Brandon Vogt knows what skeptics of the Catholic Church are thinking: Why bother joining?
“Isn’t Catholicism a backward, intolerant bigoted religion?” he asks rhetorically in the introduction to his book, “Why I Am Catholic (And You Should Be Too)” (Ave Maria Press).
“Isn’t it run by pedophile priests and full of scandals? Doesn’t it degrade women and LGBT people and obsess about sex? Isn’t it plagued by pointless rules that stifle real faith?”
Vogt doesn’t pull punches. But that’s because he believes we live in a combative age when the Catholic Church is experiencing losses in members and bitter fights even amongst those who still belong, and it’s time for the Church to address this crisis.
With Catholicism no longer a “respectable” cultural force in many places, Vogt believes it’s time for Catholics to explain what they believe and why they believe it, and he does just that in his book, a breezy read that tries to answer the most common objections to Catholicism without oversimplifying the faith or dismissing reasonable criticisms. Among the topics are why the priesthood is male-only to why Catholics go to confession.
Although its leaders and members might not be all that attractive at times, the Church’s message is what ultimately converted Vogt from a mild-mannered Protestant into an enthusiastic Catholic leader several years ago. Catholicism, Vogt maintains, is true, good and beautiful, and he divides his book into three sections with chapters explaining why he believes this to be the case. Interestingly, he notes nothing is more revolutionary now than to believe in a 2,000-year-old institution.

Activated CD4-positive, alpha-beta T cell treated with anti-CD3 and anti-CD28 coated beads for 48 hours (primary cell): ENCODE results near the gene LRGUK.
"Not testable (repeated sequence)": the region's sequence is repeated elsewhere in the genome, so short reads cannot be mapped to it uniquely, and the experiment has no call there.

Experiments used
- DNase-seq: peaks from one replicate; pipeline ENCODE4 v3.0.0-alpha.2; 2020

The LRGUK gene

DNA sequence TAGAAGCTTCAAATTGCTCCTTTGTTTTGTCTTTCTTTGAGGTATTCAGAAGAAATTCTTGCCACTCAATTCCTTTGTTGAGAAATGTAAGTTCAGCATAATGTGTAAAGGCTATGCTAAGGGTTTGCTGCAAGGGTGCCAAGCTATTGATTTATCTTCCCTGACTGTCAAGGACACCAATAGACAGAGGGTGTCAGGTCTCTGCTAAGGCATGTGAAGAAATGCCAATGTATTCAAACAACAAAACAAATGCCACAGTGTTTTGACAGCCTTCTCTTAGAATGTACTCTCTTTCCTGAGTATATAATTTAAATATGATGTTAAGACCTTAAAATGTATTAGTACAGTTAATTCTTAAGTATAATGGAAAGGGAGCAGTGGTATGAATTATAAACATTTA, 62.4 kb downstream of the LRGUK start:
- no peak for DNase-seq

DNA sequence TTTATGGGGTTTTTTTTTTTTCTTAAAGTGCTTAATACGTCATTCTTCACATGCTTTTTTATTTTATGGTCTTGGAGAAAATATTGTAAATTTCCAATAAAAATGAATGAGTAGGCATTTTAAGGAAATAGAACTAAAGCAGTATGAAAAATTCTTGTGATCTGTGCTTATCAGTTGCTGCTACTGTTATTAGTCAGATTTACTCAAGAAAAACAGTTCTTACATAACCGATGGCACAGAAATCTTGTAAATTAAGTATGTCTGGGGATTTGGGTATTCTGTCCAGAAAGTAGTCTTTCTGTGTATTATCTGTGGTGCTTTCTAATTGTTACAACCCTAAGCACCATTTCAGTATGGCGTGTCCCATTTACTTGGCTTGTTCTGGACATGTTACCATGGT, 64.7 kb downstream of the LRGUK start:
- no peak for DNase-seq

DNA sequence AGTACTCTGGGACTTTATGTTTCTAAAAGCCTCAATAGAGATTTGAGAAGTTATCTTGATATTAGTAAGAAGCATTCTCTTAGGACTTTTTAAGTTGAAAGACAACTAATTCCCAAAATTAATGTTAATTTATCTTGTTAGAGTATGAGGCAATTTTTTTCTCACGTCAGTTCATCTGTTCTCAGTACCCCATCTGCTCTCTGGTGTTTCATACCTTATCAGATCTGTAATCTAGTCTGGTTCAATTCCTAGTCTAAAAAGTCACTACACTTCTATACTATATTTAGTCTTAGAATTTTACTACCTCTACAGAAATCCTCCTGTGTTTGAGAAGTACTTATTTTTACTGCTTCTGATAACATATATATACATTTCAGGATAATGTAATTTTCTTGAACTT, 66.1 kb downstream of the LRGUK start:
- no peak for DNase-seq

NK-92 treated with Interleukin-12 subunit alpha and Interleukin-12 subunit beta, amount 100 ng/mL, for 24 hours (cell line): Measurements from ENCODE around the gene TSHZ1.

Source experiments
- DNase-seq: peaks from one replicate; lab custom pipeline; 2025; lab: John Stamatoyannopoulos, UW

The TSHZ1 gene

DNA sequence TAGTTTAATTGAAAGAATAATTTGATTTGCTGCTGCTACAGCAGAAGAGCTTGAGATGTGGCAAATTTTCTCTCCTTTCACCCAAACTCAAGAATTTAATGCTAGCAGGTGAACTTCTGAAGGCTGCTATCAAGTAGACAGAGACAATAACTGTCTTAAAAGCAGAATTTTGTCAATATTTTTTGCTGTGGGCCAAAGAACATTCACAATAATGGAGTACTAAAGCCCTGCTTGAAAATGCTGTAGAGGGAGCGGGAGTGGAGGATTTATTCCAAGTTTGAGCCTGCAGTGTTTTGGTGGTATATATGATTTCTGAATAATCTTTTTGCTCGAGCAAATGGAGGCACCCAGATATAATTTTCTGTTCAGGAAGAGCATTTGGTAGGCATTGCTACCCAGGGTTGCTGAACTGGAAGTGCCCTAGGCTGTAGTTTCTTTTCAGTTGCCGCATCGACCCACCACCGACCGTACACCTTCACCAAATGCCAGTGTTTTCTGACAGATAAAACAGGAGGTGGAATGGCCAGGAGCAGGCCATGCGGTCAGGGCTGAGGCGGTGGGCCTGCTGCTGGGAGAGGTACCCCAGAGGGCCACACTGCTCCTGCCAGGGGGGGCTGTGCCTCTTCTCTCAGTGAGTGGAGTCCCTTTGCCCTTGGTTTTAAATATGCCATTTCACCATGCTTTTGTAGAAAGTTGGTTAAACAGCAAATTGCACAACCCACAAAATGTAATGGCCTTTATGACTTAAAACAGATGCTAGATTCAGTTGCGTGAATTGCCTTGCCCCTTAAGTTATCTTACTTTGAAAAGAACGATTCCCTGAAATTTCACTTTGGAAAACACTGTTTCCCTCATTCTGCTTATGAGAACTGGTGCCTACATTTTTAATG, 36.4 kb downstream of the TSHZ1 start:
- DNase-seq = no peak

“Catholicism … (is) the only true rebellion left,” Vogt continues in his introduction. “It’s not rebellious to get drunk, criticize institutions, pursue sex and money, or come out as an atheist … What’s truly radical is to consider a Church that billions of people have embraced throughout history but millions of people today dismiss as bigoted or outdated.”
Vogt works as content director for Bishop Robert Barron’s Word on Fire Catholic Ministries, and he also founded of ClaritasU, an online community for Catholics. “Why I Am Catholic” recently won First Place in the Catholic Press Association category of “Popular Presentation of the Catholic Faith.”
Vogt compresses a lot of information into 171 pages, from outlining arguments for God’s existence and the divinity of Jesus to highlighting the Church’s contributions to art and public charity through the centuries. He cites many popular Catholic authors — G.K. Chesterton is clearly one of his favorites — but also tackles weightier thinkers like Thomas Aquinas, to show how the Church has inspired and produced a host of great minds whose work has benefited, as well as entertained, humanity.
In an interview with Angelus, Vogt says he understands how the Church’s sex scandals played a major role in the current turning away by many Catholics from the Church. However, he believes people need to visit anew the Church’s teachings and discover its rich history, as he, a convert, did.
“The Church's credibility is not grounded on the behavior of its members,” Vogt says. “The important question is not whether its members are angelic, but whether its claims are true. Was the Catholic Church really started by Jesus? Was Jesus really God? Did he really rise from the dead? Do the Church's sacraments actually do anything? These are the important questions to ask, and these are the ones I deal with in my book.”
To learn more about Brandon Vogt, visit brandonvogt.com.
Rob Cullivan is a freelance writer living in Portland, Oregon. He has written for Catholic News Service and other religious and secular publications.
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